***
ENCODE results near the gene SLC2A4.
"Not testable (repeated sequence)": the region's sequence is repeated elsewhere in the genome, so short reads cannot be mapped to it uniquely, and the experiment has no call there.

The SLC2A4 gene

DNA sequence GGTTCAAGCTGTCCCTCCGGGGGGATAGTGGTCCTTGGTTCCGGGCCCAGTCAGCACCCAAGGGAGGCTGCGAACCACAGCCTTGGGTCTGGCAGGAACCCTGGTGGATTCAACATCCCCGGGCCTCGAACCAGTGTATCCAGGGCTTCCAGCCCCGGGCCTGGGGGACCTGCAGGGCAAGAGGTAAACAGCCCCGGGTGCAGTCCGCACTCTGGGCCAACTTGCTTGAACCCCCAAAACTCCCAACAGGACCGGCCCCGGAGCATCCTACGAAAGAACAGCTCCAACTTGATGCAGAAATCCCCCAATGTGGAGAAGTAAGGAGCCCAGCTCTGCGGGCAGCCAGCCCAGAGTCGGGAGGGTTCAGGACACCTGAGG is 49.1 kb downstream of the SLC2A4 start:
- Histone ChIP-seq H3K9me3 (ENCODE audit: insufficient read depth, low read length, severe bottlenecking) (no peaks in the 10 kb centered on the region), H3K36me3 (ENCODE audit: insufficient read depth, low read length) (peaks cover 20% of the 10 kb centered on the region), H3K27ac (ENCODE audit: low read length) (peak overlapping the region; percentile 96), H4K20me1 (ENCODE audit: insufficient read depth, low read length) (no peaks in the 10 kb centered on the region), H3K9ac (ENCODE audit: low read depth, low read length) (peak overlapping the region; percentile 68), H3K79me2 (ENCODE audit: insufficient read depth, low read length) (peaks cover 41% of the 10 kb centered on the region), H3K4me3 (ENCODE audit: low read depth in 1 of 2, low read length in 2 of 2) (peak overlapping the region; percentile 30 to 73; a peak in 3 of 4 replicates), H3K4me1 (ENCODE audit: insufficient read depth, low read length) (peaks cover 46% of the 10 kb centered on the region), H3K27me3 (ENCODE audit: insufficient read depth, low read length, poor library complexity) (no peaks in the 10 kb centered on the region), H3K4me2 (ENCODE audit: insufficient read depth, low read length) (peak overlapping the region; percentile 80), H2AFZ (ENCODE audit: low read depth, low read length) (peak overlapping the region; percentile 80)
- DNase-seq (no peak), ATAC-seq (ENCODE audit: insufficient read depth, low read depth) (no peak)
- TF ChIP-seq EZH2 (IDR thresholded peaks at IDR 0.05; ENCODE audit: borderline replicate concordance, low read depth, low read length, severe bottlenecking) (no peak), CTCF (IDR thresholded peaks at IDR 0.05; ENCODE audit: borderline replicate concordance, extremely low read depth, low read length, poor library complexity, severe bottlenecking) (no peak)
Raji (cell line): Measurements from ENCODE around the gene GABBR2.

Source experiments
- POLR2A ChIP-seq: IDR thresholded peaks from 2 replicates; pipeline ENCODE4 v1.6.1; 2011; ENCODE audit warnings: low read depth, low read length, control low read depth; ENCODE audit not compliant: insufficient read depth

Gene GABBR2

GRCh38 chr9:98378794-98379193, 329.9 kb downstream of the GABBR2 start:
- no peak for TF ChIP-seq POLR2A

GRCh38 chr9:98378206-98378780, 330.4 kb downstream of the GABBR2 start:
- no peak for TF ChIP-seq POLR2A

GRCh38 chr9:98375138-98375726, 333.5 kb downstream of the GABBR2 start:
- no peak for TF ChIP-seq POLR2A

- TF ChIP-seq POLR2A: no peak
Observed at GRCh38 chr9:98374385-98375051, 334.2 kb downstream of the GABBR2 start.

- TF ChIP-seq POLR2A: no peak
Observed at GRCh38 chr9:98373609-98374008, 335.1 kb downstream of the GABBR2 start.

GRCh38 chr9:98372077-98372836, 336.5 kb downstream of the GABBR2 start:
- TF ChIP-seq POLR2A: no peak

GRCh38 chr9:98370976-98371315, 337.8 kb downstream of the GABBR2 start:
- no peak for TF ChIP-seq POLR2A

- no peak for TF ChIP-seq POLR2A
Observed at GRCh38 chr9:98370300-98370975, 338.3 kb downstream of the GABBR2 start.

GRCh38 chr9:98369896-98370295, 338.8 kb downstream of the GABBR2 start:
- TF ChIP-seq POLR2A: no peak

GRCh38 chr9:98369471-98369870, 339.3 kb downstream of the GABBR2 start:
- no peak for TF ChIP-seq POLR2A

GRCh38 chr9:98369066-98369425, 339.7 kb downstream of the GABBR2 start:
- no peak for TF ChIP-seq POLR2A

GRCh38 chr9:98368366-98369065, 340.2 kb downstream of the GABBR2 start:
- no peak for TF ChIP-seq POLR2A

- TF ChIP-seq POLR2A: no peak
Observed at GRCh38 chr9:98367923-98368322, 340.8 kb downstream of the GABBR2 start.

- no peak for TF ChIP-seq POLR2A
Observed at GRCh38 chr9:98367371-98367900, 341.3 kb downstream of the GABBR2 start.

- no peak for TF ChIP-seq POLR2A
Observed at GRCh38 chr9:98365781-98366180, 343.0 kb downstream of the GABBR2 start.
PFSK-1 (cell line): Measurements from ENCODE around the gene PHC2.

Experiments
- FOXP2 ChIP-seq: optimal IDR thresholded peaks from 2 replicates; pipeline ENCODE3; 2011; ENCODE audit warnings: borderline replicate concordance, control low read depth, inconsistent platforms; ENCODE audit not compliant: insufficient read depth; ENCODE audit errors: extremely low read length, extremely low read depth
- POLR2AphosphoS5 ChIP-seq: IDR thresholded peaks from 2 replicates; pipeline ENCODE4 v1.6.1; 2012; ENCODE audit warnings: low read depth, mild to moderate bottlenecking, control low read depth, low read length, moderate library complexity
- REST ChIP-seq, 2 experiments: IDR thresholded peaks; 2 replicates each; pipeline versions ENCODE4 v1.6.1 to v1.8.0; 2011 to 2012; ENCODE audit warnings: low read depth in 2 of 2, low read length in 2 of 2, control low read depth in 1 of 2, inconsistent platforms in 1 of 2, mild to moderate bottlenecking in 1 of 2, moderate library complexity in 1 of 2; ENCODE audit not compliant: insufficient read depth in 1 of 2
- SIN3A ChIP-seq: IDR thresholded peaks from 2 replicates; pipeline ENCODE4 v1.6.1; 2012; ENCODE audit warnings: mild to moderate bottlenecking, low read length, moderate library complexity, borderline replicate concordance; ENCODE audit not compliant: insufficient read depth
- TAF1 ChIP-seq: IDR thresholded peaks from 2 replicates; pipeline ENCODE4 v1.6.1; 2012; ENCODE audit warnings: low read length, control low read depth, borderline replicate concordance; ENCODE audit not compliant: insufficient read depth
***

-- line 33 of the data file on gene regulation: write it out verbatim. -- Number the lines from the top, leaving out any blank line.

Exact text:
- no peak for TF ChIP-seq POLR2A